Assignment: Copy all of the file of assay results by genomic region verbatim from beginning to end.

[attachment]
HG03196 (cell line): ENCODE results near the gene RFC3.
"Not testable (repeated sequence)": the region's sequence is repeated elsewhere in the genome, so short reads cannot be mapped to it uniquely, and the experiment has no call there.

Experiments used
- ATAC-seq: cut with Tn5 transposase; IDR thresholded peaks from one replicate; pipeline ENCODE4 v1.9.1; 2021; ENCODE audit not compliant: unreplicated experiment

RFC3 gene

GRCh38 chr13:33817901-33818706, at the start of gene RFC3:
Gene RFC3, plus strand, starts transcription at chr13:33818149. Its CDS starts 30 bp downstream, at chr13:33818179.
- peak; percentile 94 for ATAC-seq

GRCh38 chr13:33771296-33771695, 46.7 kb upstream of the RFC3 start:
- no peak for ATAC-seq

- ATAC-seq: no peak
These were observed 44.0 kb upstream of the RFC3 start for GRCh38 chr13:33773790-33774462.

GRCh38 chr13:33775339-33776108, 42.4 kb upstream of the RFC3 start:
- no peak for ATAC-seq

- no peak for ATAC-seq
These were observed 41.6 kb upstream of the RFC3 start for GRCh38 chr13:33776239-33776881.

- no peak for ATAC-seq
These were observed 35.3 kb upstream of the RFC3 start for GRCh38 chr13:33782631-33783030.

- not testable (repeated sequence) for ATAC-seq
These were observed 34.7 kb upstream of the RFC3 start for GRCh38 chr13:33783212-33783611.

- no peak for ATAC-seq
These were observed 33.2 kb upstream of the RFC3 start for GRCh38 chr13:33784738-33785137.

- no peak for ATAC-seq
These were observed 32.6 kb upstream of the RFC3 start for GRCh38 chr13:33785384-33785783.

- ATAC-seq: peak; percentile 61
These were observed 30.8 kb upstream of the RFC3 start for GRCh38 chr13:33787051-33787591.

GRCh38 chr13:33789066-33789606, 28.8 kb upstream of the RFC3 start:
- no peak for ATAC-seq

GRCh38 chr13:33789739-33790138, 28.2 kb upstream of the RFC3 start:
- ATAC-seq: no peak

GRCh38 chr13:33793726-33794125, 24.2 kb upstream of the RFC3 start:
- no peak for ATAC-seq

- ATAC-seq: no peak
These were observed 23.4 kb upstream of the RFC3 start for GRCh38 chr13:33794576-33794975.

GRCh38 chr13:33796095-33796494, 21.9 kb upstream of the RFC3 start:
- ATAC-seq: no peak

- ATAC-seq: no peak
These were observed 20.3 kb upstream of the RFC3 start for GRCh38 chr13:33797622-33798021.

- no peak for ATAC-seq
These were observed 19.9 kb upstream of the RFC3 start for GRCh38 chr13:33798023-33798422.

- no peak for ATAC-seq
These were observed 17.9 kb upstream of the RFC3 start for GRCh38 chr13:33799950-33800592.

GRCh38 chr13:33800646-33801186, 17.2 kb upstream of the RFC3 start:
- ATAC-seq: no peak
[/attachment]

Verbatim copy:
HG03196 (cell line): ENCODE results near the gene RFC3.
"Not testable (repeated sequence)": the region's sequence is repeated elsewhere in the genome, so short reads cannot be mapped to it uniquely, and the experiment has no call there.

Experiments used
- ATAC-seq: cut with Tn5 transposase; IDR thresholded peaks from one replicate; pipeline ENCODE4 v1.9.1; 2021; ENCODE audit not compliant: unreplicated experiment

RFC3 gene

GRCh38 chr13:33817901-33818706, at the start of gene RFC3:
Gene RFC3, plus strand, starts transcription at chr13:33818149. Its CDS starts 30 bp downstream, at chr13:33818179.
- peak; percentile 94 for ATAC-seq

GRCh38 chr13:33771296-33771695, 46.7 kb upstream of the RFC3 start:
- no peak for ATAC-seq

- ATAC-seq: no peak
These were observed 44.0 kb upstream of the RFC3 start for GRCh38 chr13:33773790-33774462.

GRCh38 chr13:33775339-33776108, 42.4 kb upstream of the RFC3 start:
- no peak for ATAC-seq

- no peak for ATAC-seq
These were observed 41.6 kb upstream of the RFC3 start for GRCh38 chr13:33776239-33776881.

- no peak for ATAC-seq
These were observed 35.3 kb upstream of the RFC3 start for GRCh38 chr13:33782631-33783030.

- not testable (repeated sequence) for ATAC-seq
These were observed 34.7 kb upstream of the RFC3 start for GRCh38 chr13:33783212-33783611.

- no peak for ATAC-seq
These were observed 33.2 kb upstream of the RFC3 start for GRCh38 chr13:33784738-33785137.

- no peak for ATAC-seq
These were observed 32.6 kb upstream of the RFC3 start for GRCh38 chr13:33785384-33785783.

- ATAC-seq: peak; percentile 61
These were observed 30.8 kb upstream of the RFC3 start for GRCh38 chr13:33787051-33787591.

GRCh38 chr13:33789066-33789606, 28.8 kb upstream of the RFC3 start:
- no peak for ATAC-seq

GRCh38 chr13:33789739-33790138, 28.2 kb upstream of the RFC3 start:
- ATAC-seq: no peak

GRCh38 chr13:33793726-33794125, 24.2 kb upstream of the RFC3 start:
- no peak for ATAC-seq

- ATAC-seq: no peak
These were observed 23.4 kb upstream of the RFC3 start for GRCh38 chr13:33794576-33794975.

GRCh38 chr13:33796095-33796494, 21.9 kb upstream of the RFC3 start:
- ATAC-seq: no peak

- ATAC-seq: no peak
These were observed 20.3 kb upstream of the RFC3 start for GRCh38 chr13:33797622-33798021.

- no peak for ATAC-seq
These were observed 19.9 kb upstream of the RFC3 start for GRCh38 chr13:33798023-33798422.

- no peak for ATAC-seq
These were observed 17.9 kb upstream of the RFC3 start for GRCh38 chr13:33799950-33800592.

GRCh38 chr13:33800646-33801186, 17.2 kb upstream of the RFC3 start:
- ATAC-seq: no peak